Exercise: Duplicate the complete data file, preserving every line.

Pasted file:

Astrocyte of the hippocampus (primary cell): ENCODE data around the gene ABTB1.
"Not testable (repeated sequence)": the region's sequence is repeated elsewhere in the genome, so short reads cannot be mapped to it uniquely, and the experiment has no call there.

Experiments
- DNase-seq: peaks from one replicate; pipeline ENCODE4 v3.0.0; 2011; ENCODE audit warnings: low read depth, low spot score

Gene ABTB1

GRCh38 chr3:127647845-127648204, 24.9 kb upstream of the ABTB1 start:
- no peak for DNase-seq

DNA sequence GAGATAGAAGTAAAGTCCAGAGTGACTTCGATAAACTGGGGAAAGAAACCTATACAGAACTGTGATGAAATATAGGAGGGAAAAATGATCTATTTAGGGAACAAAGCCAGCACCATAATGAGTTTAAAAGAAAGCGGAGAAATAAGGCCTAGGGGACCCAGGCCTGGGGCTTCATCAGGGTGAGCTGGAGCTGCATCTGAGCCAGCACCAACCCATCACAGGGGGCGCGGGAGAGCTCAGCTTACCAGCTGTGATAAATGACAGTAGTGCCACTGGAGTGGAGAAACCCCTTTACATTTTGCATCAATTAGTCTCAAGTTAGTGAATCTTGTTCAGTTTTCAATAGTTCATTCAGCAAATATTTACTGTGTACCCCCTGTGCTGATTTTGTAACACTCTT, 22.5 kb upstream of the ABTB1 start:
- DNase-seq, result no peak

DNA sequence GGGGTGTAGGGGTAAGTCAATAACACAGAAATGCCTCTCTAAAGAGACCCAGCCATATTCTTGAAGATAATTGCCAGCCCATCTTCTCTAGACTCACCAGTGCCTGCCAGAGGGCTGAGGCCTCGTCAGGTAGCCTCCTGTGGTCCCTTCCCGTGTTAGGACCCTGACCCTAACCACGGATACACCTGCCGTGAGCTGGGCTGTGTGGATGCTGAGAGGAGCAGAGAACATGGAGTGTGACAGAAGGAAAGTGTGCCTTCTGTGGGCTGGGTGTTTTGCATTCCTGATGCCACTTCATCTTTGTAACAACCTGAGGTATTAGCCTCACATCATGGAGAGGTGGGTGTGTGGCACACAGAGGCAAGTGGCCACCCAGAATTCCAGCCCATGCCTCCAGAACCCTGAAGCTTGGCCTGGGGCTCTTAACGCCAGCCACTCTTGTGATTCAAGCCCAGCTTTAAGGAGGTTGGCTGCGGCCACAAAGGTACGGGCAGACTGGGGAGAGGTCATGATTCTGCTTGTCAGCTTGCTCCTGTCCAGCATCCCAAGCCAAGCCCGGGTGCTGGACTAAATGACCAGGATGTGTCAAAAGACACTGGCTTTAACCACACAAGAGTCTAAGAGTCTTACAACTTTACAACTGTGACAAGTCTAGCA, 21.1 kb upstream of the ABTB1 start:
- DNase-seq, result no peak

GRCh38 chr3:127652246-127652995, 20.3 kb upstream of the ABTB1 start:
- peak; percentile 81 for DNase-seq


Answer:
Astrocyte of the hippocampus (primary cell): ENCODE data around the gene ABTB1.
"Not testable (repeated sequence)": the region's sequence is repeated elsewhere in the genome, so short reads cannot be mapped to it uniquely, and the experiment has no call there.

Experiments
- DNase-seq: peaks from one replicate; pipeline ENCODE4 v3.0.0; 2011; ENCODE audit warnings: low read depth, low spot score

Gene ABTB1

GRCh38 chr3:127647845-127648204, 24.9 kb upstream of the ABTB1 start:
- no peak for DNase-seq

DNA sequence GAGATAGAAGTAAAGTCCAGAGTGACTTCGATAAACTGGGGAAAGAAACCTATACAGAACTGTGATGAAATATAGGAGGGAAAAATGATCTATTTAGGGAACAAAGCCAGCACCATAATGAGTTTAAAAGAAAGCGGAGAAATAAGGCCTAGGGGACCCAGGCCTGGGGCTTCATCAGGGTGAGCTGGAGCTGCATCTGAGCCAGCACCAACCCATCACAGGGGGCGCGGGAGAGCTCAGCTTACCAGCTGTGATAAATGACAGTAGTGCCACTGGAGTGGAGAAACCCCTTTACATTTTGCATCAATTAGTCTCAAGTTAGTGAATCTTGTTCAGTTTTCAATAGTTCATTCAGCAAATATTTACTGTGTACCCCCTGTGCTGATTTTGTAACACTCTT, 22.5 kb upstream of the ABTB1 start:
- DNase-seq, result no peak

DNA sequence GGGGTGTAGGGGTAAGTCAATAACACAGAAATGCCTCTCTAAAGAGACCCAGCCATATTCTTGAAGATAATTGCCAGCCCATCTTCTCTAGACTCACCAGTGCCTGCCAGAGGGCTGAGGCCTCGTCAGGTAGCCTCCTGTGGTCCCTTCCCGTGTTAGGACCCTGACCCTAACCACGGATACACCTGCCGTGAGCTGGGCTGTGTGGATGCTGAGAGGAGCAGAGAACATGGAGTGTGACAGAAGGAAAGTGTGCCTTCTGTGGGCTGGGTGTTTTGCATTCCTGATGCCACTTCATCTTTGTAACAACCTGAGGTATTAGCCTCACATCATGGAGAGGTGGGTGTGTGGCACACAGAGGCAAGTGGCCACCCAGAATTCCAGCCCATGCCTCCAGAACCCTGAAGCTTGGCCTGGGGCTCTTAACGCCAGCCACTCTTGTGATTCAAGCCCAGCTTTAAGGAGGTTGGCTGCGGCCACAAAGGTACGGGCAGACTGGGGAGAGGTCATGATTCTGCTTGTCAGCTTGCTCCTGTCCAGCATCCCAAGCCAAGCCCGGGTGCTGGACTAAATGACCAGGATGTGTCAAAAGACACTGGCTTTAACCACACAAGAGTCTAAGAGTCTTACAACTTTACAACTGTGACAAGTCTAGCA, 21.1 kb upstream of the ABTB1 start:
- DNase-seq, result no peak

GRCh38 chr3:127652246-127652995, 20.3 kb upstream of the ABTB1 start:
- peak; percentile 81 for DNase-seq